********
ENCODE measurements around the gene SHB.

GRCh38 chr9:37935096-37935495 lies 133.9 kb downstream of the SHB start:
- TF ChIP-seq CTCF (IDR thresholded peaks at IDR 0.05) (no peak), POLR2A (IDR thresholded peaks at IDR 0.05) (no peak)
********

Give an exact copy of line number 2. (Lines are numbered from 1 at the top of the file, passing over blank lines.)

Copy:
GRCh38 chr9:37935096-37935495 lies 133.9 kb downstream of the SHB start: